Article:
Trio Bolero’s WaPo Review

The Marlow Guitar’s Saturday January performance Trio Bolero has a review in the Washington Post Style section.  See the article here (it is second on the page, so you may need to scroll).

Do you agree with the review?  What did you think of the Trio Bolero’s performance?  We welcome comments either here or on our Facebook page!

Trio Bolero – January 29th, 2011

The reunion of “Trio Bolero” brought three good friends and musicians together to play spirited and passionate music, arranged by Miroslav Loncar but tweaked in rehearsals by all three players.  Rebekah, the cellist, noted that all the music they play pre-dates the computer-generated sheet music of today.  It’s all hand written! And as a testament to the professional habits of fine performers who hadn’t seen each other in 13 years, all of their music was intact as they reassembled to perform last night’s program.

The majestic sounds of the cello offered a sweet and wonderful companion to the rich and sprightly guitars as they romped in the delightful music of Bartok, Rachmaninoff, Faure, Boccherini, the Bizet, Gnattali and our good friends, Vivaldi and Gershwin.

Two encores and a standing ovation brought the audience to their feet for a rousing thank you to the musical banquet offered by the “Trio Bolero”.

– Tim

 

Fantastic article on Trio Bolero in Gazette!

There was a lovely article on the Trio Bolero in the Gazette today.  Take a look here.
Marlow Guitar will be presenting the Trio Bolero this Saturday, January 29th, at 8pm at the Westmoreland United Church of Christ, 1 Westmoreland Circle, Bethesda, MD.  Click here to buy tickets.

Just a reminder, if you come early, we have a Pre-Concert Lecture by Larry Snitzler at 7:15pm.  If you stay a little after the concert, there is a chance to meet the artists and other concert-goers at our free wine-and-cheese reception.

We hope to see you there!

Holiday Special – Comfort and Joy Holiday Series

Searching for a holiday gift for the musically inclined?  Consider the Comfort and Joy Holiday Series from Marlow Guitar!  This holiday special features the remaining four concerts of the 2010-2011 Season in one package, at the price of $84 (a 20% savings).  It’s a great deal!  This offer ends on December 18th, so get one now!  It’s already December 2!

Click on the words “Holiday Special” on the Marlow Guitar website!

 

Music Scholarship Competition

A note especially for our younger audience members:

The Beatty Music Scholarship Competition (run by a sister organization to the Marlow Guitar Series) will be starting up in March ’11.  See their UPDATED website for the application and music to download – available now!

Carlos Perez Concert Review

As always, we welcome your own thoughts and comments on the evening!  Please feel free to add your comments here!

The recital of Carlos Perez, Chile which we presented on Nov 13 at Westmoreland Congregational United Church of Christ has occurred.  Let me comment on the evening:

Around 6:30 pm, we entered the Church a bit tentatively, as we had been told that the furnace was being completely re-built and we were worried that it would be too cold.  It wasn’t.

Carlos came to the stage and began immediately with a Cello suite by J.S. Bach.  It was lyrical and colorful and delightful.  The program continued apace with the wonderful, virtuosic playing which we have come to associate with Carlos.  His dizzying speed was never carelessly thrown in but always used to good effect.   The reviewer from the Washington Post had the following to say:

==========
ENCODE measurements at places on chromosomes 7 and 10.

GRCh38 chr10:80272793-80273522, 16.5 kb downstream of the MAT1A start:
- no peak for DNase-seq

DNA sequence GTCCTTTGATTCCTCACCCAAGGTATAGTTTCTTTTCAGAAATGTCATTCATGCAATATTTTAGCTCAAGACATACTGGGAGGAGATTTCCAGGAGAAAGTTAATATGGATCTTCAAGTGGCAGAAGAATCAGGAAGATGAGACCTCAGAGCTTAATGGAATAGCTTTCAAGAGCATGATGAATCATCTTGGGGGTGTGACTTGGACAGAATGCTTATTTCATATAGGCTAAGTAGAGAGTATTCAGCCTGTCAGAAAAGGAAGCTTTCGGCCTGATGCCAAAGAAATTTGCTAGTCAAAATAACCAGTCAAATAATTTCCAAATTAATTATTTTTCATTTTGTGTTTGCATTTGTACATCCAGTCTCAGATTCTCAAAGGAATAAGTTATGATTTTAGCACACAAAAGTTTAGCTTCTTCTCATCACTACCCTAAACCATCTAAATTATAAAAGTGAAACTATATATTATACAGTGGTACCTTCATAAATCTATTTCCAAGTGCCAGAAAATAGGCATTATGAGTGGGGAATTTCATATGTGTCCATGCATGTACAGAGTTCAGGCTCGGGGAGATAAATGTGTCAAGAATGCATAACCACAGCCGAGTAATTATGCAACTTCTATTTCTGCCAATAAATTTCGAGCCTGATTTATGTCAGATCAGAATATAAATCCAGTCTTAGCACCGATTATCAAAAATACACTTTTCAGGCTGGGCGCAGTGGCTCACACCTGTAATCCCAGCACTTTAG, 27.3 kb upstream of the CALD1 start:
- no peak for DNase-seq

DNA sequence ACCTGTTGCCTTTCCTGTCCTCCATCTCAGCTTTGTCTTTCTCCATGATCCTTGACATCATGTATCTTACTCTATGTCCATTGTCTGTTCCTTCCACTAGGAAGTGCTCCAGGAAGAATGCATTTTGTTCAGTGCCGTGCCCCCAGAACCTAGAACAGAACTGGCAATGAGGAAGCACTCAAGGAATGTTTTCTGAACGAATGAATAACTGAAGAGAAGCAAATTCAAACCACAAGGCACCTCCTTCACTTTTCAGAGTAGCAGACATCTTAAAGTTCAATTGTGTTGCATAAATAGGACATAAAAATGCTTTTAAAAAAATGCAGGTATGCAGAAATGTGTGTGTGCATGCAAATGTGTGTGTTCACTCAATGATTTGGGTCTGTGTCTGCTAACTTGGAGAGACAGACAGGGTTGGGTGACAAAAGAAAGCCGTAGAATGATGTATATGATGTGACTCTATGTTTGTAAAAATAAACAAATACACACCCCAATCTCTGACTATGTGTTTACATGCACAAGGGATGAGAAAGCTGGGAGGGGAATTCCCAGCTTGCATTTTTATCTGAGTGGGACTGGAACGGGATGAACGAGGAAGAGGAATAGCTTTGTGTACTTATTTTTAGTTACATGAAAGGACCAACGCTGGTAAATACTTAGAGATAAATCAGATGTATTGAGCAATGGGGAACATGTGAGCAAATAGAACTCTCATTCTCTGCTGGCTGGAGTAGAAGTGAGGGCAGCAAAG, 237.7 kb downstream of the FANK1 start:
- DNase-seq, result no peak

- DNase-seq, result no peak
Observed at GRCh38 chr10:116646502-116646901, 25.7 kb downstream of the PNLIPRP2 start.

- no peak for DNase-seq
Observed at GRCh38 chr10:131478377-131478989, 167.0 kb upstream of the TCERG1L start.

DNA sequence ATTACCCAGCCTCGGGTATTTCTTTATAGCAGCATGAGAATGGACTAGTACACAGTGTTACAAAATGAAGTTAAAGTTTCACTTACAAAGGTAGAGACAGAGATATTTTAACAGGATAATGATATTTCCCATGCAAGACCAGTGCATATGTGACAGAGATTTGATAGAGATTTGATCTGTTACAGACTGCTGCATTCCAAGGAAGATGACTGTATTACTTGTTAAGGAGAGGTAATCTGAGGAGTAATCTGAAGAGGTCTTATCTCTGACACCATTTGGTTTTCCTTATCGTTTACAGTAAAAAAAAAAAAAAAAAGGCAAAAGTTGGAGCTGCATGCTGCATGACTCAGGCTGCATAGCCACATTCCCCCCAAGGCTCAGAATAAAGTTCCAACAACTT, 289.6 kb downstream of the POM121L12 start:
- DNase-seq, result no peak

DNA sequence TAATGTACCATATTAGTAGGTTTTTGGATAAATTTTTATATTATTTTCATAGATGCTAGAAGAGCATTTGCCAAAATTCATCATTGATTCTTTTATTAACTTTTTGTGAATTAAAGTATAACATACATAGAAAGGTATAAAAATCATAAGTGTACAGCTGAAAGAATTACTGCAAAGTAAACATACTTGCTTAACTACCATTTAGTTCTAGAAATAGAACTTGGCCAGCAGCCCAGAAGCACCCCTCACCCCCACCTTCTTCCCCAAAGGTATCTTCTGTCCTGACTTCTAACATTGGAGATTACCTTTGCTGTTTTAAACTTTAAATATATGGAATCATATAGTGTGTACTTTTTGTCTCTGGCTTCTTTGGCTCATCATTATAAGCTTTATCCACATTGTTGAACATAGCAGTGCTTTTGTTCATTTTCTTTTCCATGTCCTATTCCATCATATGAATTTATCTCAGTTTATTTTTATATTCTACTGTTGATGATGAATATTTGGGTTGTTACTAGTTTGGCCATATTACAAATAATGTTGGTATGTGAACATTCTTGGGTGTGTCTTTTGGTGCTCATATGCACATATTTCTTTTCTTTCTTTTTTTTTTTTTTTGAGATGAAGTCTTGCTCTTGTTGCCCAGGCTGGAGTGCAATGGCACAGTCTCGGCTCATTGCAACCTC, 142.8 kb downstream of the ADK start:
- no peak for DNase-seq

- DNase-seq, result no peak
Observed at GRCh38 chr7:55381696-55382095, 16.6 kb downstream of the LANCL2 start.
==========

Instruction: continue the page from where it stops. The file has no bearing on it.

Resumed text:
CLASSICAL MUSIC
Guitarist Carlos Perez
The six-concert Marlow Guitar Series at Westmoreland Congregational Church in Bethesda draws capacity audiences. Saturday’s revelatory performance by classical guitarist Carlos Perez proved no exception.

Fresh from a Carnegie Hall début, he is an expressive, impassioned player with astonishing technical prowess. These qualities stood him in good stead through most of the evening, which he dedicated to his native Chile’s bicentennial and the recent rescue of trapped miners in that country.

His most persuasive playing came in the second half of the program with 20th-century works by Venezuelan Antonio Lauro and Spain’s Joaquin Rodrigo. In three pieces by Lauro, Perez underscored the slightly Viennese lilt of the “Vals Venezolano,” caressed the “Romanza” with pure poetry speaking of ancient modal melodiousness, and raced through the “Pasaje Aragueno,” missing none of its Spanish fandango undercurrents.

Rodrigo’s “Elogio de la Guitarra” brought the absolute peak of the evening, Perez showering on it a lofty degree of imaginative coloring, dramatic twists and sheer virtuosity. Four Chilean folk songs arranged by the guitarist ended the concert on a melodious, contemplative note.

But the Bach Suite, BWV 1010 (originally for cello and transcribed by Perez), was unconvincing. Except in the freshly paced Gigue, the composer’s signature metrical and harmonic pulse was lost in the performer’s aimless subjectivity with plodding tempos and exaggerated ritardandos at every cadence.

The fabled Spanish guitarist Andres Segovia used to play in the vast openness of Washington’s Lisner Auditorium without audio enhancement. It would be interesting to hear Perez with no sound system.

— Cecelia Porter

I know that this review will offer Carlos some savory phrases for his career, so for this review we are surely grateful.

Tim Healy, Nov. 17, 2010

 

Carlos Perez’ concert review

Fresh from this morning’s Washington Post Style section – See page 2 for the review of Carlos Perez’ concert!